Half an hour later, I arrived at D Magazine’s office, here in downtown Dallas, and began drinking coffee and eating bananas out of a basket of fruit that someone had just delivered. Tim Rogers, my supervisor, arrived soon thereafter, welcomed me to the magazine, and noted that I could have some free fruit out of the basket if I wanted. I replied that I’d already begun eating the fruit without asking and pointed out that the coffee was not very good and that we had better coffee in prison, even in solitary confinement. He explained that they’d just changed distributors. Then he told me to cover tomorrow’s City Council briefing and had someone print out for me the agenda of items that will be discussed and then voted on at another meeting the following Wednesday.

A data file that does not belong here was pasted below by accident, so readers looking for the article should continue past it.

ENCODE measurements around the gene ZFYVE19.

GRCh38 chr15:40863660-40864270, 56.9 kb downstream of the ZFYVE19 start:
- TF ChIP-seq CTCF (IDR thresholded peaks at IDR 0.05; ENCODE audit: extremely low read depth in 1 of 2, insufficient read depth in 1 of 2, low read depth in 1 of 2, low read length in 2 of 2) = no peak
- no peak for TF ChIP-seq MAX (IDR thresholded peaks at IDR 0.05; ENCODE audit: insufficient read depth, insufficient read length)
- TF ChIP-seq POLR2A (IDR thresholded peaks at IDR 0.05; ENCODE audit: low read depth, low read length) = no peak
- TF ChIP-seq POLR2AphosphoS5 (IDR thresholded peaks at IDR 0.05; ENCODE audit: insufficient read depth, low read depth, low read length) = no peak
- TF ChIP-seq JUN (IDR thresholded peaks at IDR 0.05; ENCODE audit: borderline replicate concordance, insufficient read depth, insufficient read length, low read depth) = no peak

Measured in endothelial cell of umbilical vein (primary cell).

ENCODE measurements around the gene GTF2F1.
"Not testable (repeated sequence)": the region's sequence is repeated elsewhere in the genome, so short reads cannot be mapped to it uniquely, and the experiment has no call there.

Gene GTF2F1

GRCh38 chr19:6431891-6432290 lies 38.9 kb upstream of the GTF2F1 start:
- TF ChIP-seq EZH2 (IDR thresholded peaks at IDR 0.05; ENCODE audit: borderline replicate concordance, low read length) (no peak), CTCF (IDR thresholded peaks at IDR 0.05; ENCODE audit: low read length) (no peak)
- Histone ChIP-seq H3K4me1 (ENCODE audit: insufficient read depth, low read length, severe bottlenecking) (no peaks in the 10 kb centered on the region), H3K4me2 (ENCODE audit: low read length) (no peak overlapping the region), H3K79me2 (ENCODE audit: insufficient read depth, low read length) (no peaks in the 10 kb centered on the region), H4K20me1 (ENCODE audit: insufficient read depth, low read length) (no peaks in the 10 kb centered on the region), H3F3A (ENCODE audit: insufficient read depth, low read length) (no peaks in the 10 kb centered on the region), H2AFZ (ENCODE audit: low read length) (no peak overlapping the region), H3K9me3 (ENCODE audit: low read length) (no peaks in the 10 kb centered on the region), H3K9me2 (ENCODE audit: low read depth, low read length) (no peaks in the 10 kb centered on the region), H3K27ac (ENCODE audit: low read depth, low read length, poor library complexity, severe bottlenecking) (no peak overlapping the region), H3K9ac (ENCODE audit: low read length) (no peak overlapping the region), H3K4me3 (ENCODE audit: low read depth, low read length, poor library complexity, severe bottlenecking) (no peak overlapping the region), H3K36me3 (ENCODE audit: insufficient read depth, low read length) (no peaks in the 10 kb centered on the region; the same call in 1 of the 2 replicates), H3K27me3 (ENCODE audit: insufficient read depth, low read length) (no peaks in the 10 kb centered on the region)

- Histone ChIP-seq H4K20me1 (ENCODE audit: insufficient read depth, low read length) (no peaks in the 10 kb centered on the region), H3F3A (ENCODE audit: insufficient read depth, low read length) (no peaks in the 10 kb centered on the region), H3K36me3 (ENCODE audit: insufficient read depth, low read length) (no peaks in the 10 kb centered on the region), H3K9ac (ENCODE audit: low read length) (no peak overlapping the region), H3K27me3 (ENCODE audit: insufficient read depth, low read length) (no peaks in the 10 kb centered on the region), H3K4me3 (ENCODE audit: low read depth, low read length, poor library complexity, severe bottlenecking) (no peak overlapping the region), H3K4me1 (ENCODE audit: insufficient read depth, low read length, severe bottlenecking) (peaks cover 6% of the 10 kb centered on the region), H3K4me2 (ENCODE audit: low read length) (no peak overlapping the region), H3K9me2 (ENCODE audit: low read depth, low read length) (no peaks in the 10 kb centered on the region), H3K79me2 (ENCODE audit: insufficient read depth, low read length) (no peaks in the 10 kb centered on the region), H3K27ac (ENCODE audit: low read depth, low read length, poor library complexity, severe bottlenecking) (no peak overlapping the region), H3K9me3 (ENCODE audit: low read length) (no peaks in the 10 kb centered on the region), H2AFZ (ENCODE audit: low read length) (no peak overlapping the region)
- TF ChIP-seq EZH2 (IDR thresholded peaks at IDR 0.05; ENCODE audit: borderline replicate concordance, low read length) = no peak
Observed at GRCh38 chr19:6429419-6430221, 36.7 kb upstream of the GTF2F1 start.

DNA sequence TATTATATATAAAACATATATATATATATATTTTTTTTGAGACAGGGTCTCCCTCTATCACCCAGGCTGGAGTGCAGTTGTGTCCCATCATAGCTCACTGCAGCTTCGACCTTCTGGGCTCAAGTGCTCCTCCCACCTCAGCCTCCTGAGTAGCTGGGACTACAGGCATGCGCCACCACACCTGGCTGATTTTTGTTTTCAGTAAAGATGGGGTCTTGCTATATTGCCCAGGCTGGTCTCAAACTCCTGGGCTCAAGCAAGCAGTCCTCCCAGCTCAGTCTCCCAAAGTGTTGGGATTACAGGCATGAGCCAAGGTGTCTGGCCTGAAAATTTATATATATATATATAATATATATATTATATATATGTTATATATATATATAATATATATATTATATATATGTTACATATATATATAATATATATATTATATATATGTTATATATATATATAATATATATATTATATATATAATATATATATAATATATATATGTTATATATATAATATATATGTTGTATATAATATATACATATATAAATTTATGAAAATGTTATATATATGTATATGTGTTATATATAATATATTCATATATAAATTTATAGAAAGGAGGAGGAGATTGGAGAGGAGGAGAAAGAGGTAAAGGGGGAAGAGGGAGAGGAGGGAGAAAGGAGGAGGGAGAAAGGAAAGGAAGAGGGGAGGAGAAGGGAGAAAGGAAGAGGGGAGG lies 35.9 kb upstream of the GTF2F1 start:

It had to be printed out for me because the Bureau of Prisons claims, rather implausibly, that the terms of my probation — which does not begin for another five months and which is to be administered by the Department of Justice probation department and not the Bureau of Prisons, which has jurisdiction over me until then — don’t allow me to use a computer or anything else that can connect to the internet. In fact, as plainly stated in the judge’s decision, I’m supposed to be able to bring a laptop to the probation office and have them install monitoring software so that I don’t engage in any anarchist insurrectionist activity, and thus am indeed allowed to use the internet just like anyone else, except that the DOJ can’t install that monitoring software yet because I’m not yet on probation (indeed, they’ve tried to make some arrangement for this unprecedented situation, but the BOP won’t agree to it).